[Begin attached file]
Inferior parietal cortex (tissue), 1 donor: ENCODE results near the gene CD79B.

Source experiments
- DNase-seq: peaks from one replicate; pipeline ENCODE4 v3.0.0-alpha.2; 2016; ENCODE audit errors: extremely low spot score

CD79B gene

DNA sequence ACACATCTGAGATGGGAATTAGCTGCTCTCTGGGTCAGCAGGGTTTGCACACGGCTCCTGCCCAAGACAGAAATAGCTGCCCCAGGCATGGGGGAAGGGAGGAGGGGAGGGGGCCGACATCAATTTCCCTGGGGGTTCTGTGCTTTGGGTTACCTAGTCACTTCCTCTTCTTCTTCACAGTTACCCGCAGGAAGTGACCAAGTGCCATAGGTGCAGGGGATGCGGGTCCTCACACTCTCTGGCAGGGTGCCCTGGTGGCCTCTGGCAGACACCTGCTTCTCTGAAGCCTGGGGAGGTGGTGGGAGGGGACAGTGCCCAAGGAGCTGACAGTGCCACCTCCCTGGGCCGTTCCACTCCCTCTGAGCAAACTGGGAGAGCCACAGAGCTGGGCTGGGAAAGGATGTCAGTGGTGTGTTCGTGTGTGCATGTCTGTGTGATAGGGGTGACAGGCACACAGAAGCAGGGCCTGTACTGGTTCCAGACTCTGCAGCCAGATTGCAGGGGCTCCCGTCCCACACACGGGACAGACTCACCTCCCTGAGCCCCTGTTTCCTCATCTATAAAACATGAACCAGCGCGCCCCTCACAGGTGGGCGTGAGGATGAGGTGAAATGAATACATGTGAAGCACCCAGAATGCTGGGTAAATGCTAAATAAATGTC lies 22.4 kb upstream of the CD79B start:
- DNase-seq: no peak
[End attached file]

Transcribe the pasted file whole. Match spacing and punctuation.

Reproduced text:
Inferior parietal cortex (tissue), 1 donor: ENCODE results near the gene CD79B.

Source experiments
- DNase-seq: peaks from one replicate; pipeline ENCODE4 v3.0.0-alpha.2; 2016; ENCODE audit errors: extremely low spot score

CD79B gene

DNA sequence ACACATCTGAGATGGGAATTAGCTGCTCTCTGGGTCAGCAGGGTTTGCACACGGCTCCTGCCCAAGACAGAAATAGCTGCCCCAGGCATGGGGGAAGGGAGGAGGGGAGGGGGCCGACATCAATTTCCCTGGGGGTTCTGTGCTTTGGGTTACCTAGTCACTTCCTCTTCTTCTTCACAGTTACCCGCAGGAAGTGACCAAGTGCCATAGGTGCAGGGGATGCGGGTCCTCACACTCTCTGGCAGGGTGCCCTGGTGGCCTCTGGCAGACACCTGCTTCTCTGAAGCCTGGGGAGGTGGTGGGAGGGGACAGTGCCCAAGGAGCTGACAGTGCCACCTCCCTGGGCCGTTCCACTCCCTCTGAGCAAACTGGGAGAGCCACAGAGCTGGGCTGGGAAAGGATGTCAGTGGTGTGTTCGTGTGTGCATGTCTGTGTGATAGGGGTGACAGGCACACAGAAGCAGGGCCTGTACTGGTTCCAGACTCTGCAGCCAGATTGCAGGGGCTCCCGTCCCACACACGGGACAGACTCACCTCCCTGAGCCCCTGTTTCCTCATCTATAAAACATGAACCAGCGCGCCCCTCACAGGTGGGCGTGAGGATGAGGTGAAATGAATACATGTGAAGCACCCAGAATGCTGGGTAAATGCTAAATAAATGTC lies 22.4 kb upstream of the CD79B start:
- DNase-seq: no peak